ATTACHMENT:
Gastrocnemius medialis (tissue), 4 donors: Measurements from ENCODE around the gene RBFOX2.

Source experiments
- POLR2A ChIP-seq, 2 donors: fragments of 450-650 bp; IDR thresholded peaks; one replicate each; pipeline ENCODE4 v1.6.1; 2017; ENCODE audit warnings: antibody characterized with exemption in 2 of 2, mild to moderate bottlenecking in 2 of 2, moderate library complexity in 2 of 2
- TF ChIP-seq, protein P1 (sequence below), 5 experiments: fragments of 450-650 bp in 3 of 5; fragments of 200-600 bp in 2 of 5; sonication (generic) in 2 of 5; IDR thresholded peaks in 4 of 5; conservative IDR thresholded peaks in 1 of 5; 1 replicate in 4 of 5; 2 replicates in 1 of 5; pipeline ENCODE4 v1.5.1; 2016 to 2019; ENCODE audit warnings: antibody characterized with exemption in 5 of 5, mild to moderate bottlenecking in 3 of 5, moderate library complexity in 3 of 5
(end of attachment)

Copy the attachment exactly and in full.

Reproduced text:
Gastrocnemius medialis (tissue), 4 donors: Measurements from ENCODE around the gene RBFOX2.

Source experiments
- POLR2A ChIP-seq, 2 donors: fragments of 450-650 bp; IDR thresholded peaks; one replicate each; pipeline ENCODE4 v1.6.1; 2017; ENCODE audit warnings: antibody characterized with exemption in 2 of 2, mild to moderate bottlenecking in 2 of 2, moderate library complexity in 2 of 2
- TF ChIP-seq, protein P1 (sequence below), 5 experiments: fragments of 450-650 bp in 3 of 5; fragments of 200-600 bp in 2 of 5; sonication (generic) in 2 of 5; IDR thresholded peaks in 4 of 5; conservative IDR thresholded peaks in 1 of 5; 1 replicate in 4 of 5; 2 replicates in 1 of 5; pipeline ENCODE4 v1.5.1; 2016 to 2019; ENCODE audit warnings: antibody characterized with exemption in 5 of 5, mild to moderate bottlenecking in 3 of 5, moderate library complexity in 3 of 5